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Take Five: J. Mae Barizo on Self, Authenticity & Identity

J. Mae Barizo’s six-week workshop, Our Poetry, Our Selves, begins Thursday, April 11 at Poets House. We asked her a few questions about her class, her writing process and her path as a poet. 


1) What inspired you to want to teach this particular writing workshop exploring self, authenticity, and identity? How do these issues inform your writing and views of poetry?

I like to think of Linda Gregg’s quote: “Poetry at its best is found rather than written.” Writing poetry is about finding the ways in which language and the self evolve; many times, writing a poem helps me come to terms with experiences where self-reflection falls short. I want to look beneath the surface. Gregg writes that too often in workshops “there is a concentration on the poem’s garments instead of its life’s blood.” I want students to look beneath the garments; I want to feel the rawness of sensation, its blood.


2) What are some of the strategies—of form or procedure—that you use to interrogate private and public histories in your own writing practice?

An important part of writing practice is reading other poets’ work. I see the bravery in poems written by other queer poets and POC poets whose work displays a fierce, unrelenting quality that makes me believe in the power of poetry to cross borders, provoke, instigate, transform the world into a better place. It inspires me to write more, challenges me to be authentic in my work when so much of the world around us is steeped in inauthenticity.

In my own practice, I keep scores and scores of notebooks, post-it notes, love letters, texts, concert programs, and dream journals on hand where I keep track of the rhythm of my days. It’s important to catalog our own private histories; it’s a way of keeping in touch with our lives. When the time comes, these pieces may end up in poems or pieces of music or other cross-genre projects. Sometimes I don’t see their significance until many years later, but what we keep and what we record becomes an archive of our encounters with the world.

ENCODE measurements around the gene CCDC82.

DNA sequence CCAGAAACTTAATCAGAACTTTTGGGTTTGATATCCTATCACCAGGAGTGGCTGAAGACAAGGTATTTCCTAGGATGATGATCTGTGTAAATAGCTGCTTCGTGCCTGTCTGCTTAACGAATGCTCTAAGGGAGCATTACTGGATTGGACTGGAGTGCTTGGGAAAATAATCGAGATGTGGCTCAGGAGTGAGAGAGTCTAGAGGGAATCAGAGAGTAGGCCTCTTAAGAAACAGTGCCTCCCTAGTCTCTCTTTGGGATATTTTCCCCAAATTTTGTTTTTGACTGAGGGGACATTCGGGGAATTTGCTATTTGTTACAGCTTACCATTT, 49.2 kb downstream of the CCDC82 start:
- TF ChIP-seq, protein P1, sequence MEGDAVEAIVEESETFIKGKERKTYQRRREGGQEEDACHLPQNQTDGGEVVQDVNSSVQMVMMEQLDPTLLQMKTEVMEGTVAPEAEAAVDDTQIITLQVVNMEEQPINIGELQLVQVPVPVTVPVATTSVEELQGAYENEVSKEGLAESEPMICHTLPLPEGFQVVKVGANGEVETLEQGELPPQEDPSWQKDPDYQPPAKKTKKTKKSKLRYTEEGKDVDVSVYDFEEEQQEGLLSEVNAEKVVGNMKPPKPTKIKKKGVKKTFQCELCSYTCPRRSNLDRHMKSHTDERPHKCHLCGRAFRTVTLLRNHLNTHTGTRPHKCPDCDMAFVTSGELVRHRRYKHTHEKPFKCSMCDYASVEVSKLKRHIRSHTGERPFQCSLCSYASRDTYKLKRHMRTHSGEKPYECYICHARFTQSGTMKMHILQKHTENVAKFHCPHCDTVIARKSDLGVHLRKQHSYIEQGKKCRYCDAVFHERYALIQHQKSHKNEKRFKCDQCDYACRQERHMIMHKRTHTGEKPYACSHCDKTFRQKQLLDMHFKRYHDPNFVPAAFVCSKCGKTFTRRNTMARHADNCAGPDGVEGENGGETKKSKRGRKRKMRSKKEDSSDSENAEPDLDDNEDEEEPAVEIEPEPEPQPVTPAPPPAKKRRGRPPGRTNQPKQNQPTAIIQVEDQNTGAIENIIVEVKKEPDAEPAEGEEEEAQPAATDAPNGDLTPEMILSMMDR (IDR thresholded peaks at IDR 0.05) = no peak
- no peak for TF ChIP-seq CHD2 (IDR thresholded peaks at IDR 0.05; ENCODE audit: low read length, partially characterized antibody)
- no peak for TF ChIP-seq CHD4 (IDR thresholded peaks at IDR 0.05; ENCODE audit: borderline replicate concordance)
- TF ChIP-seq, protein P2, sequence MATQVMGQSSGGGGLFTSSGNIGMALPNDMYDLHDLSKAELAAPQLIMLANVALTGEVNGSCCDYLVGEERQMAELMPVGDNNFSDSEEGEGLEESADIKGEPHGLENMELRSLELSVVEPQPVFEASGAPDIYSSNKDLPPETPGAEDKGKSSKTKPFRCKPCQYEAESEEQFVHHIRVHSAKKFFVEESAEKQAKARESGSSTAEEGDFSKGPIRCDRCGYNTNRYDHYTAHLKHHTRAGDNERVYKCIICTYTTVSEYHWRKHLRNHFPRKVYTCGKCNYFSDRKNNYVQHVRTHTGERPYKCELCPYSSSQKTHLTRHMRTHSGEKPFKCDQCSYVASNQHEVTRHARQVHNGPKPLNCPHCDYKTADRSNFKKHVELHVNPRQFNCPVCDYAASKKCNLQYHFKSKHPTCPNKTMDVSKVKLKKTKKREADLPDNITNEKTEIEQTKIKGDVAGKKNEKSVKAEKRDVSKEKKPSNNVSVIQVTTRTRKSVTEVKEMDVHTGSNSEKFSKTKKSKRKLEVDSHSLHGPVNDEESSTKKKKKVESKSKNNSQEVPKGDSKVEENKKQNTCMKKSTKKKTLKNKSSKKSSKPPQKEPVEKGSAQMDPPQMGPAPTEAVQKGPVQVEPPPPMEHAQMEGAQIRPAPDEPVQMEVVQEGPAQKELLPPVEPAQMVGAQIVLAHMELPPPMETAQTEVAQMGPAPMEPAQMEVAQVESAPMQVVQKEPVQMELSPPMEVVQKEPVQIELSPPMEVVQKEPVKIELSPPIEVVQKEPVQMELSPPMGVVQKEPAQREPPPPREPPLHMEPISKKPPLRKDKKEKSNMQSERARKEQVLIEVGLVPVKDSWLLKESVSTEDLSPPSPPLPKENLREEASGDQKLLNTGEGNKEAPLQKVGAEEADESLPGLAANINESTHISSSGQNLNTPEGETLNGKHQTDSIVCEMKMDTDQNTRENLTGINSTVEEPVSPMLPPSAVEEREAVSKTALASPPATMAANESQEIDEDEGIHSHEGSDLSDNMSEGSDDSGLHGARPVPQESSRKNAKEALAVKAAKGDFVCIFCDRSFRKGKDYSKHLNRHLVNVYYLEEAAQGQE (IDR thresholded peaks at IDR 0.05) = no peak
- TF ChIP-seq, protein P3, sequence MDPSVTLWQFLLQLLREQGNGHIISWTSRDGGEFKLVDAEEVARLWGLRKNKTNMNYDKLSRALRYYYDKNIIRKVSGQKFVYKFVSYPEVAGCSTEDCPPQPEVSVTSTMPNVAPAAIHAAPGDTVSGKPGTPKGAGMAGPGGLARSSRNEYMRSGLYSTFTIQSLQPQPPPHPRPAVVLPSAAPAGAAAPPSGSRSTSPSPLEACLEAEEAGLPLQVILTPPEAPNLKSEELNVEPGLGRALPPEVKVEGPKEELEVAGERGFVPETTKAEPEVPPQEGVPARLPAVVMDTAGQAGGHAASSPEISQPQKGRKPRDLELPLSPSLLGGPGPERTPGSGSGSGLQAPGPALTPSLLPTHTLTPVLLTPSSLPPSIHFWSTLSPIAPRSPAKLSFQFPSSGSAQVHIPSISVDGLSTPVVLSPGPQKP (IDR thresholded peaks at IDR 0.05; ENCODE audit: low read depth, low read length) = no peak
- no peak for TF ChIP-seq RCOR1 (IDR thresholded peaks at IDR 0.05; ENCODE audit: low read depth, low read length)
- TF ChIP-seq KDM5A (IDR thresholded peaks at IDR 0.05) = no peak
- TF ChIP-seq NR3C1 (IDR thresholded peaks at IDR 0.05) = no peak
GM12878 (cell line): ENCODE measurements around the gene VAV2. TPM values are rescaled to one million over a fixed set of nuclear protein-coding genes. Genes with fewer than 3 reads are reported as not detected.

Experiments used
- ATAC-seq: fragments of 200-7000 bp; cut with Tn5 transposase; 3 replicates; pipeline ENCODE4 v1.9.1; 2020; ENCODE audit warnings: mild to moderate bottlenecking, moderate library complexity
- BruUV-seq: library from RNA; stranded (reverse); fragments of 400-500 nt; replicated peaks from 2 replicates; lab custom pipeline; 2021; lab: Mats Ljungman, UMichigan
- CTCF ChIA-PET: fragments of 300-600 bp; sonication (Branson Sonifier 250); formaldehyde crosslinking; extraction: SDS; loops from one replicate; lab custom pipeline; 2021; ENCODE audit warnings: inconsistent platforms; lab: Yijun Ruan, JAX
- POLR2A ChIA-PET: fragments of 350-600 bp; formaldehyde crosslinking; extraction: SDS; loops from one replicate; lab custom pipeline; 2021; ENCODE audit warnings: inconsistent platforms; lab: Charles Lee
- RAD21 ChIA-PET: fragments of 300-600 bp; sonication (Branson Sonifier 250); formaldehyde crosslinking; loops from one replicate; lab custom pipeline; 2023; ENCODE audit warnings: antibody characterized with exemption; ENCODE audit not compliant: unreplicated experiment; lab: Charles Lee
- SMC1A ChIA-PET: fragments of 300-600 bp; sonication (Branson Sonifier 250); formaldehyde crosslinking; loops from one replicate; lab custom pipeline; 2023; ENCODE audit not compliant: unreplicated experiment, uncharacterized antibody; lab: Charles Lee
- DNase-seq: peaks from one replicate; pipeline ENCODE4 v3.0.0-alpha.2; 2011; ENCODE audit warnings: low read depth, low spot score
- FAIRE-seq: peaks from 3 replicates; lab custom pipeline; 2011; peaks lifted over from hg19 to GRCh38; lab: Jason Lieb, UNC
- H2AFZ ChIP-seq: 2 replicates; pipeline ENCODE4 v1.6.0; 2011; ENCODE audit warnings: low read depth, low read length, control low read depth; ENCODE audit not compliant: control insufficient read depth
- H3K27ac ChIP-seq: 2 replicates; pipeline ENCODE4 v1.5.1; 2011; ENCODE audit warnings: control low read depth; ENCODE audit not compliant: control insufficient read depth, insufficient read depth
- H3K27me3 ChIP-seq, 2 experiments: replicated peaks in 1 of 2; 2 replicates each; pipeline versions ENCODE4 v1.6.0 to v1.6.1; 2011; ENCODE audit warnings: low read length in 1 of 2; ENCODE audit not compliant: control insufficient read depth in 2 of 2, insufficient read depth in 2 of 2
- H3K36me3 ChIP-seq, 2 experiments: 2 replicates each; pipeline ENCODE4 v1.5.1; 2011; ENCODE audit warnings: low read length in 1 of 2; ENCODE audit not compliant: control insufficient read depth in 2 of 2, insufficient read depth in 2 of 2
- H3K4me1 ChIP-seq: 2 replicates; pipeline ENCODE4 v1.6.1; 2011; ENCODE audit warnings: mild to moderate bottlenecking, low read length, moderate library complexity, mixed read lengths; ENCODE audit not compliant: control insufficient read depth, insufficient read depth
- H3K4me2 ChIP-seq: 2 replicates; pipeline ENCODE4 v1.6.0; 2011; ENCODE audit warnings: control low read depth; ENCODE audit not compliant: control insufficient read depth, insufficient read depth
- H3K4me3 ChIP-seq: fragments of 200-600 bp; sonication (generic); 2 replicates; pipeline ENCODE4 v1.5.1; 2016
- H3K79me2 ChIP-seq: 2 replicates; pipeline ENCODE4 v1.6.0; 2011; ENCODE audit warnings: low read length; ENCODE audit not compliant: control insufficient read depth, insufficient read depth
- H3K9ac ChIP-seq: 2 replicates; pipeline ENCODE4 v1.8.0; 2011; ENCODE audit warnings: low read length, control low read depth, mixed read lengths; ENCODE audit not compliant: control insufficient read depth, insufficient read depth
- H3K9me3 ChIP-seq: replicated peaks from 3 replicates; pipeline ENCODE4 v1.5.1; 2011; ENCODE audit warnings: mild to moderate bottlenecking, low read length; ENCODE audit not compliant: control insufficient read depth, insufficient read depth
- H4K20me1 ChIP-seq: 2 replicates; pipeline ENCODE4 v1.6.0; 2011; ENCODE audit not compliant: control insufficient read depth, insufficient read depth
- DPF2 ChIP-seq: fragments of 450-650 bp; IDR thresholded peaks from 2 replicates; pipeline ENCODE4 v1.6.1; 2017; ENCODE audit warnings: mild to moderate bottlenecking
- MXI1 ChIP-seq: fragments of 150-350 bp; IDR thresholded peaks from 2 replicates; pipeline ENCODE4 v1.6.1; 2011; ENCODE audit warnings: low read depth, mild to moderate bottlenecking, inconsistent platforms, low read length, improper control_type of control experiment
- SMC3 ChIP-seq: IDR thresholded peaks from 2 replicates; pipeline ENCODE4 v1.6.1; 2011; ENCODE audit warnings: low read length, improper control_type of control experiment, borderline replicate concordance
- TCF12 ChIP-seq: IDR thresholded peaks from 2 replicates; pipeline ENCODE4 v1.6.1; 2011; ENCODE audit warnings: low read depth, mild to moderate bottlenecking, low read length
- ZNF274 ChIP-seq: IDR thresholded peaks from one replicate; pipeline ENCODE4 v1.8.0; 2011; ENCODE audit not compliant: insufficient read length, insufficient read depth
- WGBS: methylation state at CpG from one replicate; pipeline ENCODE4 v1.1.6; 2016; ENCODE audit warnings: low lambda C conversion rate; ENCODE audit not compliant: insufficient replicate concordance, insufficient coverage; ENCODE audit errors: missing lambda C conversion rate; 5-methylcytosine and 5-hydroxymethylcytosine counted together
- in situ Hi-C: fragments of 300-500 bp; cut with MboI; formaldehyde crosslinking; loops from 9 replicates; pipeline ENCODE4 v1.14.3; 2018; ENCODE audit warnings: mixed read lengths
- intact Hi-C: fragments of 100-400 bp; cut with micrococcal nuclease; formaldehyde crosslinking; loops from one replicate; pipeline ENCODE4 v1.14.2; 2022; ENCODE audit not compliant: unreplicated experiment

3) Can you point to one or two poems that hit home for you right now as grappling with multiple selves and intersectional identities?

These are all very different poets, but I’ve been thinking about their work lately as I navigate through seasons, time zones, geographies.

  • Work by Nathanaël


4) Who has been your favorite teacher—in the classroom or otherwise—and why?

The poets who have helped me along the way have taught me so much about the art of poetry and, more importantly, the art of survival: Major Jackson, Timothy Liu, Kyle Dacuyan, Jean Valentine, Askold Melnyczuk, Marie Howe.


5) When you’re not writing and teaching poetry, what feeds your creativity?

Music is one of my first loves and I turn to it often. I read textbooks on subjects like acoustics, waveform analysis, the science of sound. Music works invisibly in my mind as an energy source, catalyst, healing force. To be immersed in poetry and music is to be surrounded by frequencies and words that twist and swerve, like memory or time.

J. Mae Barizo is the author of The Cumulus Effect (Four Way Books). Born in Toronto to Filipino immigrants, she is the recipient of fellowships and awards from Bennington College, the Jerome Foundation, and Poets House. A prizewinning poet, critic, and performer, Barizo has recent work appearing in AGNIBookforumBoston Review, and Los Angeles Review of Books. A classically trained musician and a champion of cross-genre work, J. Mae has performed sound/text collaborations with Salman Rushdie, film composer Paul Cantelon, and many more. She teaches writing at Poets House, the New School, and Pratt School of Architecture. She lives in New York City.

Posted In: Interviews